(3) The explanation contingent upon the novel framework of the Yarman–Arik–Kholmetskii (YARK) theory of gravity (e.g. Yarman & Kholmetskii, 2013[Yarman, T. & Kholmetskii, A. L. (2013). Eur. Phys. J. Plus, 128, 8-17.]; Yarman et al., 2015[Yarman, T., Kholmetskii, A. L. & Arik, M. (2015). Eur. Phys. J. Plus, 130, 191-206.], 2016b[Yarman, T., Kholmetskii, A. L., Arik, M. & Yarman, O. (2016b). Can. J. Phys. 94, 558-562.]), which had, for the past few years, been developed on the basis of Yarman's earlier approach appertaining to any ponderable gravitational interaction scenario (Yarman, 2004[Yarman, T. (2004). Ann. Fond. de Broglie, 29, 459-492.], 2006[Yarman, T. (2006). Found. Phys. Lett. 19, 675-693.]). In the case of the Mössbauer rotor experiments, this theory predicts the exact equality k = 2/3 (Yarman et al., 2015[Yarman, T., Kholmetskii, A. L. & Arik, M. (2015). Eur. Phys. J. Plus, 130, 191-206.]), which agrees with the results of the latest measurements (3)[link] and (4)[link].

Now, the entire problem remains open to scientific debate, and new Mössbauer experiments in a rotating system with increased precision are required. In this respect, recent papers by Friedman et al. (2016[Friedman, Y., Nowik, I., Felner, I., Steiner, J. M., Yudkin, E., Livshitz, S., Wille, H.-C., Wortmann, G., Arogeti, S., Levy, R., Chumakov, A. I. & Rüffer, R. (2016). Europhys. Lett. 114, 50010.], 2017[Friedman, Y., Nowik, I., Felner, I., Steiner, J. M., Yudkin, E., Livshitz, S., Wille, H.-C., Wortmann, G. & Chumakov, A. I. (2017). J. Synchrotron Rad. 24, 661-666.]) that report the results of the application, apparently for the first time, of synchrotron radiation to measure the Mössbauer effect in a rotating system look to be topical.

Friedman et al. emphasized that the principal advantage of their experiments, in comparison with the previous Mössbauer rotor experiments where ordinary sources of resonant radiation had been applied (Hay et al., 1960[Hay, H. J., Schiffer, J. P., Cranshaw, T. E. & Egelstaff, P. A. (1960). Phys. Rev. Lett. 4, 165-166.]; Champeney & Moon, 1961[Champeney, D. C. & Moon, P. B. (1961). Proc. Phys. Soc. 77, 350-352.]; Hay, 1962[Hay, H. J. (1962). Proceedings of the Second Conference on the Mössbauer effect, edited by A. Schoen and D. M. T. Compton, p. 225. New York: Wiley.]; Granshaw & Hay, 1963[Granshaw, T. E. & Hay, H. J. (1963). Proceedings of the International School of Physics `Enrico Fermi', p. 220. New York: Academic Press.]; Champeney et al., 1965[Champeney, D. C., Isaak, G. R. & Khan, A. M. (1965). Proc. Phys. Soc. 85, 583-593.]; Kholmetskii et al., 2009[Kholmetskii, A. L., Yarman, T., Missevitch, O. V. & Rogozev, B. I. (2009). Phys. Scr. 79, 065007.], 2011[Kholmetskii, A. L., Yarman, T., Missevitch, O. V. & Rogozev, B. I. (2011). Int. J. Phys. Sci. 6, 84-92.], 2015a[Kholmetskii, A. L., Yarman, T., Arik, M. & Missevitch, O. V. (2015a). AIP Conf. Proc. 1648, 510011-510014.]; Yarman et al., 2016a[Yarman, T., Kholmetskii, A. L., Arik, M., Akkuş, B., Öktem, Y., Susam, L. A. & Missevitch, O. V. (2016a). Can. J. Phys. 94, 780-789.]), is the possibility to measure the entire Mössbauer spectra of an orbiting resonant absorber at different tangential velocities, just like in Kündig's experiment (Kündig, 1963[Kündig, W. (1963). Phys. Rev. 129, 2371-2375.]) but in a simpler technical way. Therefore, in the opinion of Friedman et al., much more detailed information can be obtained about the energy shift between a resting source and a rotating absorber, as well as with respect to the influence of various instrumental factors on the measurement results. At the same time, Friedman et al. still did not consider the goal of estimating the coefficient k in equation (2)[link]; in particular, the paper by Friedman et al. (2016[Friedman, Y., Nowik, I., Felner, I., Steiner, J. M., Yudkin, E., Livshitz, S., Wille, H.-C., Wortmann, G., Arogeti, S., Levy, R., Chumakov, A. I. & Rüffer, R. (2016). Europhys. Lett. 114, 50010.]) has a methodological character and focuses on the estimation of distortions in Mössbauer measurements caused, first of all, by vibrations in the rotor system.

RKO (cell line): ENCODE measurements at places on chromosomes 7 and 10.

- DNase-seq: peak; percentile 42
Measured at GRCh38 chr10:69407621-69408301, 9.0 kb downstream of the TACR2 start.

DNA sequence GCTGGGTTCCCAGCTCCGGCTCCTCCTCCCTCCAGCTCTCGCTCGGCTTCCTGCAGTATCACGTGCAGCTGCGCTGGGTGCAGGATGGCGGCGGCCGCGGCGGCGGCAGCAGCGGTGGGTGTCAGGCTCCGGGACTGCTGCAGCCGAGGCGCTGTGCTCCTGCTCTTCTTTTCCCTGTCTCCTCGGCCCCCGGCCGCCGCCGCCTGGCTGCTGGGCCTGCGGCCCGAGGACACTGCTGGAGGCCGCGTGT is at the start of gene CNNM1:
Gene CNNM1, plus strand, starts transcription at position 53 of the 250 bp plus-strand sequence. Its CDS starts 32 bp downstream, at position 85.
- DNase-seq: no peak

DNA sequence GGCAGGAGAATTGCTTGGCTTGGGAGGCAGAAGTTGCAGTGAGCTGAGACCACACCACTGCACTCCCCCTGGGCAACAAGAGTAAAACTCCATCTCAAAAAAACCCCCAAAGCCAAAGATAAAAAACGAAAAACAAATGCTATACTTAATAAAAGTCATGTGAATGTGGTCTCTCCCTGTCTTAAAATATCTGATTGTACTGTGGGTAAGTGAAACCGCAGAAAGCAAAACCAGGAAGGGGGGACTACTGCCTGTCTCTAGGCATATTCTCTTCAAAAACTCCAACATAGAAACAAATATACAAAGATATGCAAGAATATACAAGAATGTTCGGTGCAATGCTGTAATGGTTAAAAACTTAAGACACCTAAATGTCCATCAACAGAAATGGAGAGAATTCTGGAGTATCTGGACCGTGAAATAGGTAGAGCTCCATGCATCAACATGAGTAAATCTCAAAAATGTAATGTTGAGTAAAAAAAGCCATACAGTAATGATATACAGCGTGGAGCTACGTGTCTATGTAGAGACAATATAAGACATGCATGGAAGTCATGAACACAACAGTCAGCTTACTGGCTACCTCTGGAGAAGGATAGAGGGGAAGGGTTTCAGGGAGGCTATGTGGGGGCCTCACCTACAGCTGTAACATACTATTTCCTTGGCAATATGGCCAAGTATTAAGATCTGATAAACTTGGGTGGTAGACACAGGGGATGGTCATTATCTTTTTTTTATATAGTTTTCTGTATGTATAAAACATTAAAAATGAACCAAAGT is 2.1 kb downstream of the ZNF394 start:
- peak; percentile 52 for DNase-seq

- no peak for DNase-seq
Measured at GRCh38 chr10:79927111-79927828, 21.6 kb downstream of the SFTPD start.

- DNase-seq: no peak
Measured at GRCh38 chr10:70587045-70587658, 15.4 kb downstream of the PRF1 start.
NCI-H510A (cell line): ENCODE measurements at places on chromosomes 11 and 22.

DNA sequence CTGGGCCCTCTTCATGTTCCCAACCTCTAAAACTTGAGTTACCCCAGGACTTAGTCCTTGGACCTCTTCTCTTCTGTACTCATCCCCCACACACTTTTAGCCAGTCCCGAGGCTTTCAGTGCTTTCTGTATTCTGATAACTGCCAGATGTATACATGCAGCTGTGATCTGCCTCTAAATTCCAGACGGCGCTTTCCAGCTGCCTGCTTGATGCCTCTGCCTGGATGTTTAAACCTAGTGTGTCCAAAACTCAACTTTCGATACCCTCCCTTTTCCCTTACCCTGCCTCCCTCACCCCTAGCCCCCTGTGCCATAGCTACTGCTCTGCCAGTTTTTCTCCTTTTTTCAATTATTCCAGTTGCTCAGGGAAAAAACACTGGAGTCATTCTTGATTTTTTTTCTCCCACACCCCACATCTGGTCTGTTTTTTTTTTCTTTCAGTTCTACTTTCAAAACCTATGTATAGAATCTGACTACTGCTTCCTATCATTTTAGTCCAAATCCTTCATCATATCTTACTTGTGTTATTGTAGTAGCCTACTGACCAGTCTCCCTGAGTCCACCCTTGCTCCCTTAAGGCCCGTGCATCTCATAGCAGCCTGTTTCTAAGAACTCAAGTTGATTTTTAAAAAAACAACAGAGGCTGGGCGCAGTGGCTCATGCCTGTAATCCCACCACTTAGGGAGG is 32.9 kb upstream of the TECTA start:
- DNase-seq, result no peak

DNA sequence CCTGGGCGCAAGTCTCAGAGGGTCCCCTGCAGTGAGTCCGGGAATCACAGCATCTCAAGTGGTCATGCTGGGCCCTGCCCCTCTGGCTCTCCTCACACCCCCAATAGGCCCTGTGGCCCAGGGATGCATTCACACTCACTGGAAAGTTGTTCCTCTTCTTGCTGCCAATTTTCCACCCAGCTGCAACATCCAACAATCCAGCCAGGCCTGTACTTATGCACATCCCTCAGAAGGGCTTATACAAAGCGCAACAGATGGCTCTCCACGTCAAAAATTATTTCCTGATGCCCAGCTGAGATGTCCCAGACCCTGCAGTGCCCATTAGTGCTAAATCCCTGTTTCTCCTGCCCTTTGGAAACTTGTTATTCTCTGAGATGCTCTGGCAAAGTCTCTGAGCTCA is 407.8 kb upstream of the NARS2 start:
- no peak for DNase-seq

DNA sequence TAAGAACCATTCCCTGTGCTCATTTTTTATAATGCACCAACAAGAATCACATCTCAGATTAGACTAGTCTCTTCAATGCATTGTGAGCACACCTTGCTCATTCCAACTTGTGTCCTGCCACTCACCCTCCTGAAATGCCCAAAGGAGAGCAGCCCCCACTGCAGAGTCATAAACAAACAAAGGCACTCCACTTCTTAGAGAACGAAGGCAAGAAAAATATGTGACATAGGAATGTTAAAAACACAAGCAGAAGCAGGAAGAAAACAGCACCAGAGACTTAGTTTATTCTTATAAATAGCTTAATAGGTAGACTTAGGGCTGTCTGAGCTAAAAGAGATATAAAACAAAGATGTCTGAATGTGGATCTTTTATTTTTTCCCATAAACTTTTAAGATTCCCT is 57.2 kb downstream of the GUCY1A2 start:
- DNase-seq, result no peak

Based on this analysis, Friedman et al. present their recommendations for the improved performance of Mössbauer experiments in a rotating system, which are considered to be universal, i.e. equally applicable to both kinds of measurements, either with synchrotron radiation or with ordinary sources. Based on their recommendations, Friedman et al. expressed their doubts on the correctness of our results, equations (5)[link] and (6)[link], implying that a further increase of measurement precision should be closely linked to progress in the performance of Mössbauer rotor experiments with a synchrotron source of resonant radiation.